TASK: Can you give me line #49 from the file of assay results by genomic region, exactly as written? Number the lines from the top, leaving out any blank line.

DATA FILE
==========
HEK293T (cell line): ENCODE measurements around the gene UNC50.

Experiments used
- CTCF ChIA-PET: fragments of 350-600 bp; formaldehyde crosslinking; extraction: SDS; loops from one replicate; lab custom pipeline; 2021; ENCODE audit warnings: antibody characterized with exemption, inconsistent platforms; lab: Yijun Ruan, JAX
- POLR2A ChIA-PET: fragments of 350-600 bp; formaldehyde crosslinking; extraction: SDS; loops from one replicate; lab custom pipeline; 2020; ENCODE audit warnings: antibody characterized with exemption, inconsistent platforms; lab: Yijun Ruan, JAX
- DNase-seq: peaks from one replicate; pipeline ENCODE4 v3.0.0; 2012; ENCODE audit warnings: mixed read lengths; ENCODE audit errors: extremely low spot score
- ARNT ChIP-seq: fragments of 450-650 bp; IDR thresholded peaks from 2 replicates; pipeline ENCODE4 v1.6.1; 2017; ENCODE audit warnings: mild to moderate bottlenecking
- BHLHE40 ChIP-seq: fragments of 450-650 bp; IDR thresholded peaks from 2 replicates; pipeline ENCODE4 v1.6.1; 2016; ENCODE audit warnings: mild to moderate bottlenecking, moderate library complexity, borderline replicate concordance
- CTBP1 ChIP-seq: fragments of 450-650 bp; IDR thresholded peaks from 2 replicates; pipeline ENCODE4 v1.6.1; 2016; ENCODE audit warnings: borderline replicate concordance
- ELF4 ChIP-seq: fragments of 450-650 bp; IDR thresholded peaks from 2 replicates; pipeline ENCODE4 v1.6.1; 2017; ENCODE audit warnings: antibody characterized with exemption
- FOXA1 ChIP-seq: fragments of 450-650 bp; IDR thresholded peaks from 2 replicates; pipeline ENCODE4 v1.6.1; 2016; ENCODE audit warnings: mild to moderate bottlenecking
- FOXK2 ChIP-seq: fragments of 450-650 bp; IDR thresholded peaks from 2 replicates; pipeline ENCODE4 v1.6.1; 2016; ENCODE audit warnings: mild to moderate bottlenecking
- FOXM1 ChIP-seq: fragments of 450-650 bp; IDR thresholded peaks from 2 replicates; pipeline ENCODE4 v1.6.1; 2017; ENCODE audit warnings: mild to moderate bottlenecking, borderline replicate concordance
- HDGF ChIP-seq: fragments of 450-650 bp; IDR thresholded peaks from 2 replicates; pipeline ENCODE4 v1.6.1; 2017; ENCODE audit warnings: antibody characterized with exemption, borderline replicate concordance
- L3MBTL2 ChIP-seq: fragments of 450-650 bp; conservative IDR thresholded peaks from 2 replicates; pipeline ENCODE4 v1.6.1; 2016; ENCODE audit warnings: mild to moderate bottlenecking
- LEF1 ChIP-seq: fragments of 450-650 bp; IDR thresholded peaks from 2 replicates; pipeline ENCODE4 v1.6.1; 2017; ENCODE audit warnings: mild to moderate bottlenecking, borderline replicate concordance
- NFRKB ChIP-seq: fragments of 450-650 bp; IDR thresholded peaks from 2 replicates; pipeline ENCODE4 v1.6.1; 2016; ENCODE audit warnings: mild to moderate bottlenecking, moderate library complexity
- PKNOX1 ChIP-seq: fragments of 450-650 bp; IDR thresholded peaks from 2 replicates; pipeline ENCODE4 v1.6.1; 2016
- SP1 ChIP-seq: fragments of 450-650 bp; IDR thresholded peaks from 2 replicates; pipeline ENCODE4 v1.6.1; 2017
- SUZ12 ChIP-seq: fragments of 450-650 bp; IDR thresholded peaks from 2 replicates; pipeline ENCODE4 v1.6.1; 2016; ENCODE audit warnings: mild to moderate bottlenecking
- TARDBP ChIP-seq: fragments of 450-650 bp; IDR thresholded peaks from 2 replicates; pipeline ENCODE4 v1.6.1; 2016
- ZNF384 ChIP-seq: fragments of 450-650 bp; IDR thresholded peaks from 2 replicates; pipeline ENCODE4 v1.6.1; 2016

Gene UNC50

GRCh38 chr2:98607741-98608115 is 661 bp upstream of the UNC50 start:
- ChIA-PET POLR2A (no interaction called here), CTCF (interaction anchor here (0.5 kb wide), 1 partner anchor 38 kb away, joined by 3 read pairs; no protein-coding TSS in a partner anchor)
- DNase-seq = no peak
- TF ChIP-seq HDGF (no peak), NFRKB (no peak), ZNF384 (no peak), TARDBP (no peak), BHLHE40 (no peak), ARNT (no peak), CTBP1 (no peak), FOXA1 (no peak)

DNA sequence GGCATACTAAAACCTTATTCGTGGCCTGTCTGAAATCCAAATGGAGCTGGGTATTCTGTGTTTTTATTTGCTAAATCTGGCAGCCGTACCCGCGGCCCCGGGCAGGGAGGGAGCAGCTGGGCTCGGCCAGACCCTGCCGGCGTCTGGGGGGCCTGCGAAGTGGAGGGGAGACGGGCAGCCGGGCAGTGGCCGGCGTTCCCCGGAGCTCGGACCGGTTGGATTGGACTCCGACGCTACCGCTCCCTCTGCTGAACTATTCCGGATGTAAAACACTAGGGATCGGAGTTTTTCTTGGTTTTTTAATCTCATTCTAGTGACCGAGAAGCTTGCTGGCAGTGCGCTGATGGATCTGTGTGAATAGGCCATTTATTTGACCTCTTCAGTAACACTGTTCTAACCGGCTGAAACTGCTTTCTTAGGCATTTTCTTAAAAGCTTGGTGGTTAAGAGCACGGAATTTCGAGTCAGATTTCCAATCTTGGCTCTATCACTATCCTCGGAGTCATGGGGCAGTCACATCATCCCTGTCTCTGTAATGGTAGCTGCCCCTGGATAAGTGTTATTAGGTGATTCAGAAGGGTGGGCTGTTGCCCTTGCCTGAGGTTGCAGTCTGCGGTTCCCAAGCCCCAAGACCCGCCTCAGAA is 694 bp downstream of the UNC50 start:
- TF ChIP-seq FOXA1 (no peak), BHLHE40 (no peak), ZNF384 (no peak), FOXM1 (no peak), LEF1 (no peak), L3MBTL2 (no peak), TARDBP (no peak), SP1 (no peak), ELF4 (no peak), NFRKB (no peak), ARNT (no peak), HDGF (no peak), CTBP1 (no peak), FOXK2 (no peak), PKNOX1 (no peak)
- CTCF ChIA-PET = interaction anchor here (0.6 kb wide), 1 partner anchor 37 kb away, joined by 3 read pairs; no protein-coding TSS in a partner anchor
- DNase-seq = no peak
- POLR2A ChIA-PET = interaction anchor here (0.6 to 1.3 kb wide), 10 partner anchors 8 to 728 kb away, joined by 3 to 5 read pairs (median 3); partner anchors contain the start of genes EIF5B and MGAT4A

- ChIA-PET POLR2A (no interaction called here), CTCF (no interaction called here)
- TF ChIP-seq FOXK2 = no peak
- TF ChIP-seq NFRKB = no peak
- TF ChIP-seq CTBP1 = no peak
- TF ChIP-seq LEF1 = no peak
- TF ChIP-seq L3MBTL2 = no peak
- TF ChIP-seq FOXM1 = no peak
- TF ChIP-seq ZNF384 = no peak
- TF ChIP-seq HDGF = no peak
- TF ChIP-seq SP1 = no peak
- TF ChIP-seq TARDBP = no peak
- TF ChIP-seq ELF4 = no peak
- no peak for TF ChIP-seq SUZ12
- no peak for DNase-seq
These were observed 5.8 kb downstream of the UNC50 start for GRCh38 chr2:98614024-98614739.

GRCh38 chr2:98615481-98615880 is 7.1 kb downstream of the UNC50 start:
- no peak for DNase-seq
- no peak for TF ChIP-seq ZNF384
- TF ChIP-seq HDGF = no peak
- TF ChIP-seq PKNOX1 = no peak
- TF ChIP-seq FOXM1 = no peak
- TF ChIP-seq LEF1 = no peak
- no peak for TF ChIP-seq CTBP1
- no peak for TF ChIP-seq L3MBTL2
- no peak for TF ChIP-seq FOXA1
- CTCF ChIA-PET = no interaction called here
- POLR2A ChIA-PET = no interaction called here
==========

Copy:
- no peak for TF ChIP-seq ZNF384